March 11, 2011, was a day I shall never forget, a day when the people of Namie in northern Japan lost so much and endured so much. It was a quiet Friday afternoon when the Great East Japan Earthquake struck. As a town official, I was attending a middle school graduation ceremony during the morning. When, that afternoon, the ground shook violently in one of the largest quakes ever to hit our quake-prone country, I knew there was a strong risk of a tsunami and was relieved that all the children were evacuated safely to higher ground.
But for many in our town, the tragedy was unremitting. 181 of our friends and neighbors lost their lives as the 15-meter waves crashed ashore, engulfing all of the 600 homes along the coast. We continue to mourn for those who have perished. Even then our ordeal was not over. As the hours passed, we found out through television broadcasts that the nearby Fukushima Dai-Ichi nuclear power plant was in trouble, and that evacuation warnings had been announced. All 21,000 of our residents had to evacuate with little more than what they could carry.
At such times, it is difficult to imagine any sort of future. Instead, each day is devoted to coping with your loss and dealing with day-to-day life. The basic needs of food, housing, medical care were our primary issues. But the future does, of course, ultimately arrive. And while we cannot control the ravages of nature, we can shape our destiny and this is what we have done in Namie.
As I spoke with many of our residents over the following months, many said they wanted to go back to life as it had been. While I agreed, I realized that we need to instead look to a new future. Ten years later, we are back and we are proud of what we have achieved. And now, the new era of hydrogen energy is shaping our future. With the help of regional and national leaders, our town is today home to the largest hydrogen plant in Japan and in the world.
This exciting path began in 2017, when the New Energy and Industrial Development Organization (NEDO) announced a public offering for a “Fukushima Hydrogen Project.” Having felt a strong need to shift to renewable energy, Namie applied and, thankfully, was awarded the project. The project was impressive: using former farmland for solar power to produce electricity to drive the electrolysis that produces clean hydrogen from Namie’s water.
Hydrogen is a clean fuel that can be easily stored and transported, its potential as an energy source is nearly limitless, from trucks and automobiles to ships and even airplanes. Unlike projects that rely on burning coal or oil to make hydrogen, Namie was able to generate hydrogen from sources that are clean, renewable, and completely free of CO2.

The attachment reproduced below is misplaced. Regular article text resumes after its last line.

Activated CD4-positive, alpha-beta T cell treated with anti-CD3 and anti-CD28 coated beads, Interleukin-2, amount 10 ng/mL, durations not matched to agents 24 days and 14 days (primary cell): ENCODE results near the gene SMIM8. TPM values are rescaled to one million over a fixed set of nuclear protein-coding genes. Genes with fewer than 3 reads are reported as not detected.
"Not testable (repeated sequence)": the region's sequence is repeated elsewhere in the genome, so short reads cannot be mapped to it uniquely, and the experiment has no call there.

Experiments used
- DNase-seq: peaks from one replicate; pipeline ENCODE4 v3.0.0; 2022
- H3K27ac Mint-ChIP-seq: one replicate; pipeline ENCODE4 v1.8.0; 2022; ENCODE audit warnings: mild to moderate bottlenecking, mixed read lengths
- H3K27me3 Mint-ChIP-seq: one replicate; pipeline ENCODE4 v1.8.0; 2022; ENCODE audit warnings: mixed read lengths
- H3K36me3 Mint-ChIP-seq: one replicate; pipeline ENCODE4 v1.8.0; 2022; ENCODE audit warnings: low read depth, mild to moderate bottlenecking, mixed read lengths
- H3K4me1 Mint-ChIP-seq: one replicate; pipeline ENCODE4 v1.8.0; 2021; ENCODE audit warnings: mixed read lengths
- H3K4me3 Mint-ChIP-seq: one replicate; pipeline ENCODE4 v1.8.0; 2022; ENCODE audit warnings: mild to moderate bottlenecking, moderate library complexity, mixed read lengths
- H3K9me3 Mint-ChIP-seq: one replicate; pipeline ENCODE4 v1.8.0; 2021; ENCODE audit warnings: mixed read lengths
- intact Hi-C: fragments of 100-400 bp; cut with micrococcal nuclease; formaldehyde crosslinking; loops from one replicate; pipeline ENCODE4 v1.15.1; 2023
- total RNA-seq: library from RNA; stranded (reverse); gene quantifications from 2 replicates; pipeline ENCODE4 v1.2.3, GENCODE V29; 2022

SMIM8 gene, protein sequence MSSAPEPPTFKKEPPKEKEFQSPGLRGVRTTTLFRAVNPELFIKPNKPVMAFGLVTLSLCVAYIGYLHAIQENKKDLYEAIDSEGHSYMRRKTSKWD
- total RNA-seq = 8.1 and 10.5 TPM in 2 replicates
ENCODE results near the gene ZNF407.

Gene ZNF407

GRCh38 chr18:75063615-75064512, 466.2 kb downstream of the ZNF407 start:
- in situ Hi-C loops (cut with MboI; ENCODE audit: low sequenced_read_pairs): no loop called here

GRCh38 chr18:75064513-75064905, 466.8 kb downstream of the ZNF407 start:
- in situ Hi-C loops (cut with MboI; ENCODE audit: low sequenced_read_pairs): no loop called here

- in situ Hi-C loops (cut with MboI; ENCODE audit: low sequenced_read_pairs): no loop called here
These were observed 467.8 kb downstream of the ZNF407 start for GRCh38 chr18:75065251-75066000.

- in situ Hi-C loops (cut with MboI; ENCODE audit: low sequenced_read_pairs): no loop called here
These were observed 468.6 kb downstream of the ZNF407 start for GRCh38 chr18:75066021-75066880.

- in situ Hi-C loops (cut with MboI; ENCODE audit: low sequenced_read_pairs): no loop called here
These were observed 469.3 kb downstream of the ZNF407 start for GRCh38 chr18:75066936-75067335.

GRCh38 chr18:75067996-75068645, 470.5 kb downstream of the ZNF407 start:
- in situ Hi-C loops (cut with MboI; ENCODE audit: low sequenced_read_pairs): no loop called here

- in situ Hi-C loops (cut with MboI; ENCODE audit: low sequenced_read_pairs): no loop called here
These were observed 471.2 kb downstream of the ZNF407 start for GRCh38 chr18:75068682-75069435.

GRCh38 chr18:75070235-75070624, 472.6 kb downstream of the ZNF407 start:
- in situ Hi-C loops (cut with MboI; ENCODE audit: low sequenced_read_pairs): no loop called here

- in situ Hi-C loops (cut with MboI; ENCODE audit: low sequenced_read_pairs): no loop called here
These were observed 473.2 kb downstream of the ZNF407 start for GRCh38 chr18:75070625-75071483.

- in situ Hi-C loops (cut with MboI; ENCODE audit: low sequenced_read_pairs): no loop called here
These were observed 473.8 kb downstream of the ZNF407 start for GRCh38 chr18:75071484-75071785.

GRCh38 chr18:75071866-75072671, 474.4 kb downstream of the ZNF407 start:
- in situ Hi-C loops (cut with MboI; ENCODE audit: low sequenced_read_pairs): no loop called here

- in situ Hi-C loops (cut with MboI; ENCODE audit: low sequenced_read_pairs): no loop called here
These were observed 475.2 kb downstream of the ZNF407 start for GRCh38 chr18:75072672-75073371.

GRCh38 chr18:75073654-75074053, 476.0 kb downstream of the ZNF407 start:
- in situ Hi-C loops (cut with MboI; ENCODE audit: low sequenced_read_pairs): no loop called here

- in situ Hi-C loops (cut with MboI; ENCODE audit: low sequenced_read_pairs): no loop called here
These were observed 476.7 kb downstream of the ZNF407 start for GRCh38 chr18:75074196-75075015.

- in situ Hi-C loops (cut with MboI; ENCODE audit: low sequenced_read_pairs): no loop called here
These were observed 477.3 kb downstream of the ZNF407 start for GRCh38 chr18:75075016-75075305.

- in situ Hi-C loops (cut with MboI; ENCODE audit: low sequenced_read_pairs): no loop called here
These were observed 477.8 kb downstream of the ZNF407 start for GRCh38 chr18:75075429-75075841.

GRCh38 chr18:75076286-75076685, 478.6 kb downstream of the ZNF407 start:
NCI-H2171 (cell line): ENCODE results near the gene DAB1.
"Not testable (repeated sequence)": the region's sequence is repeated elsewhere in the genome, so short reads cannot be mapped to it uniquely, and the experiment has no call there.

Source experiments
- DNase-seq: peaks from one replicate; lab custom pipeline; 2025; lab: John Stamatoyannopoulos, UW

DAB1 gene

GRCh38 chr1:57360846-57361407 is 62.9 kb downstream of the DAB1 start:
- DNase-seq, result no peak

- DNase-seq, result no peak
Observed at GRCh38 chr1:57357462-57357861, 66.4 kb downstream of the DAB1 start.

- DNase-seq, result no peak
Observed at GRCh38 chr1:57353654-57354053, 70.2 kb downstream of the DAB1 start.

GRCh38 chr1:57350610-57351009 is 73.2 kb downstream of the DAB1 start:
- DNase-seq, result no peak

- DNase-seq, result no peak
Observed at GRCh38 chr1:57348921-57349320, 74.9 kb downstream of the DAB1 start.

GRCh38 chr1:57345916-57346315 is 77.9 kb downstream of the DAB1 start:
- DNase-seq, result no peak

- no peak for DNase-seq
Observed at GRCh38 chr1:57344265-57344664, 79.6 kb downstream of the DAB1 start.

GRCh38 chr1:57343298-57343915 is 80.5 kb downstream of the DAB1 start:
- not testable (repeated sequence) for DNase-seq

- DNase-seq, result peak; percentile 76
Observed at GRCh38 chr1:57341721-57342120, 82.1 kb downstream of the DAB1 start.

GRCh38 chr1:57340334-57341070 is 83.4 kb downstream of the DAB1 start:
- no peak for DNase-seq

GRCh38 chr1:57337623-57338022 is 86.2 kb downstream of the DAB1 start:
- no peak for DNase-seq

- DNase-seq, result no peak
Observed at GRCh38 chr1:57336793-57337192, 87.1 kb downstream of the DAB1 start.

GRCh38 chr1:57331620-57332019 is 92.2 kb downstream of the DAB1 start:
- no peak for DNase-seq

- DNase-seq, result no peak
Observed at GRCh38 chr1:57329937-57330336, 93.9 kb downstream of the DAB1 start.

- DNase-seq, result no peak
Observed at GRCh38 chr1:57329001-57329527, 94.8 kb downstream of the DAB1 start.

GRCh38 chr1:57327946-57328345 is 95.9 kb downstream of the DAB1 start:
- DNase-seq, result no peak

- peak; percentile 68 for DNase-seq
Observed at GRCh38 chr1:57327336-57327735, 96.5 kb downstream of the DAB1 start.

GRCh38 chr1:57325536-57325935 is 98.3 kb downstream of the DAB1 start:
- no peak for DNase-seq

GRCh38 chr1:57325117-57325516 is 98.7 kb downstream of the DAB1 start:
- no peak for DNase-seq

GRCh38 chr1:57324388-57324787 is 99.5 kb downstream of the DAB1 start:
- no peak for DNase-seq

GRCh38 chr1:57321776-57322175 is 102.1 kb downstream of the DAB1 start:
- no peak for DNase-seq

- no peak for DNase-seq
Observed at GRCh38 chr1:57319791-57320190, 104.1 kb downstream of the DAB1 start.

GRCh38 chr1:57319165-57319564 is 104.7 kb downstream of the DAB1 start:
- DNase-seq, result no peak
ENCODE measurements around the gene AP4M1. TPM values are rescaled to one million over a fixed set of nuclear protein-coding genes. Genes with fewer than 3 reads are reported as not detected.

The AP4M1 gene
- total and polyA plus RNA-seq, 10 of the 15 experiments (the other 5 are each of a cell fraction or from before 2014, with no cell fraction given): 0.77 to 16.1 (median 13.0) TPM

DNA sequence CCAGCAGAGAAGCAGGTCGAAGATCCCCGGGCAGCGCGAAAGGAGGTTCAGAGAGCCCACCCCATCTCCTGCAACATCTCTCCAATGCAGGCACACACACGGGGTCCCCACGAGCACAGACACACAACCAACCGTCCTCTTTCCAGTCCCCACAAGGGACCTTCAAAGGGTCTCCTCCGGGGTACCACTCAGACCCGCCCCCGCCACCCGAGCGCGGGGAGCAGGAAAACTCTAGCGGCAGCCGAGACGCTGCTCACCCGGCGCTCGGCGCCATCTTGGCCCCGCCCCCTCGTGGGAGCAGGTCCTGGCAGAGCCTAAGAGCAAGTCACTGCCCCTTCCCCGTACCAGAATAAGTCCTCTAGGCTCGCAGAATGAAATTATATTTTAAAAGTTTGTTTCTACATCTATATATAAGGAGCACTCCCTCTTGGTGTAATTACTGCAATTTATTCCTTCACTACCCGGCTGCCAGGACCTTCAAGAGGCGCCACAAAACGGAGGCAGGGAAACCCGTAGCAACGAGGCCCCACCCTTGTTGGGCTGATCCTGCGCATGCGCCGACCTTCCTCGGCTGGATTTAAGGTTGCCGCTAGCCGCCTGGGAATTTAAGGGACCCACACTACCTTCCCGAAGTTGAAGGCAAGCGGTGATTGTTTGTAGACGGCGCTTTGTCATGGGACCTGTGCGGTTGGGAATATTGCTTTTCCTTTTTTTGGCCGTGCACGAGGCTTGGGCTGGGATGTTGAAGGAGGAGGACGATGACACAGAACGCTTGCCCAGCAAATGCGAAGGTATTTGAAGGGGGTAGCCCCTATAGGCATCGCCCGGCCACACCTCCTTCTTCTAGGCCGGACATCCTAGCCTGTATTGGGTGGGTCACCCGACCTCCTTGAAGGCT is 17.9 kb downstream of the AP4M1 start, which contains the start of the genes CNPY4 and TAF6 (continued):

Last year, Japanese Prime Minister Suga Yoshihide declared that Japan would achieve net-zero CO2 emissions by 2050. This declaration and the global movement towards zero-emissions encouraged us, knowing that we are moving in the right direction. I am now confident that we are successfully recovering from the nuclear disaster and becoming the world’s leading hydrogen town.
I hope that we can serve as a symbolic leader in this movement for the rest of Japan, as well as highlight Japan’s abilities in innovating hydrogen-based technologies for powering our transportation systems and homes. Already, Namie-made hydrogen has been planned to power the torch for the 2020 Tokyo Summer Olympic Games that have been re-scheduled for this July.
For a town to have a future, however, it needs more than a power plant. Namie today is home to just 1,500 people and much of our town is still part of the long clean-up process. My vision is to create a vibrant, growing town, one that balances cutting-edge technologies with our traditions of agriculture, fisheries, and highlights the natural beauty of our area. In this way, we can attract the new residents we need to thrive.
To create a lasting job market, we have formulated the Namie Hydrogen Town Initiative which would enable a green growth by bringing in innovative companies. Partnerships with companies on the cutting edge of energy technology, such as Toshiba, have been invaluable to the initiative. We are also inviting “hydrogen tourism,” a chance to showcase the latest innovations in utilizing renewable energy. Further, plans on utilizing ICT technologies to boost the recovery of primary industry, establishing a local farming cycle have been set in motion. We also opened the first elementary and junior high schools in 2018, and I was delighted to be able to hear children playing in our hometown after so many years.
This past year has been an incredibly difficult time for towns and cities all over the world. The coronavirus pandemic, wildfires, and other disasters have created enormous disruptions in the lives of so many. But as I have learned, we cannot allow a disaster to take away our hopes for the future. Merely trying to return to the past will not attract the next generation needed for innovation and growth.
I hope that Namie’s 10-year transformation can be a model for how to turn difficulty into opportunity and for each town to create its own vision for the future and a better society.
(Except for the headline, this story has not been edited by WCT staff and is published from a syndicated feed.)